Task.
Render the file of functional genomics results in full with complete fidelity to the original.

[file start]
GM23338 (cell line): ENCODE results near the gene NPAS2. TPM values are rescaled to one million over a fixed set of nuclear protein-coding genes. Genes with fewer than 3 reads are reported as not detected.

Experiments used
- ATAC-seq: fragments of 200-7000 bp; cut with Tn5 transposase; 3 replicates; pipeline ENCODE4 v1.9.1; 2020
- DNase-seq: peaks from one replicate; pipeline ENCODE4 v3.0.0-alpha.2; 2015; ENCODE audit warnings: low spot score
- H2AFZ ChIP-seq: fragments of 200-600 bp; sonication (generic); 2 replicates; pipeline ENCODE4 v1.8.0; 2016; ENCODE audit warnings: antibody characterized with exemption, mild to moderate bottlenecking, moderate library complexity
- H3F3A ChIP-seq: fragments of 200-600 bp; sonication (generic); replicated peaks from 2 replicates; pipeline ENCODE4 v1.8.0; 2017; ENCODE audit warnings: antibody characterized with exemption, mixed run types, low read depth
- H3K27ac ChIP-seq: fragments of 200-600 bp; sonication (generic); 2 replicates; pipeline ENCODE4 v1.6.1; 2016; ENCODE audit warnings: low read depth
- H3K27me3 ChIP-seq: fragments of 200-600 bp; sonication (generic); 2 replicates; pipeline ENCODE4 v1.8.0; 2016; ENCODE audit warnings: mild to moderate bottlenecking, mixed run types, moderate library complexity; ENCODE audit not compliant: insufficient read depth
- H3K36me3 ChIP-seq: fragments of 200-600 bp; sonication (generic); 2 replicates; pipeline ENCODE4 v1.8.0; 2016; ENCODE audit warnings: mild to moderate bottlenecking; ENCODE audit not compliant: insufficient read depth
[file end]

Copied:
GM23338 (cell line): ENCODE results near the gene NPAS2. TPM values are rescaled to one million over a fixed set of nuclear protein-coding genes. Genes with fewer than 3 reads are reported as not detected.

Experiments used
- ATAC-seq: fragments of 200-7000 bp; cut with Tn5 transposase; 3 replicates; pipeline ENCODE4 v1.9.1; 2020
- DNase-seq: peaks from one replicate; pipeline ENCODE4 v3.0.0-alpha.2; 2015; ENCODE audit warnings: low spot score
- H2AFZ ChIP-seq: fragments of 200-600 bp; sonication (generic); 2 replicates; pipeline ENCODE4 v1.8.0; 2016; ENCODE audit warnings: antibody characterized with exemption, mild to moderate bottlenecking, moderate library complexity
- H3F3A ChIP-seq: fragments of 200-600 bp; sonication (generic); replicated peaks from 2 replicates; pipeline ENCODE4 v1.8.0; 2017; ENCODE audit warnings: antibody characterized with exemption, mixed run types, low read depth
- H3K27ac ChIP-seq: fragments of 200-600 bp; sonication (generic); 2 replicates; pipeline ENCODE4 v1.6.1; 2016; ENCODE audit warnings: low read depth
- H3K27me3 ChIP-seq: fragments of 200-600 bp; sonication (generic); 2 replicates; pipeline ENCODE4 v1.8.0; 2016; ENCODE audit warnings: mild to moderate bottlenecking, mixed run types, moderate library complexity; ENCODE audit not compliant: insufficient read depth
- H3K36me3 ChIP-seq: fragments of 200-600 bp; sonication (generic); 2 replicates; pipeline ENCODE4 v1.8.0; 2016; ENCODE audit warnings: mild to moderate bottlenecking; ENCODE audit not compliant: insufficient read depth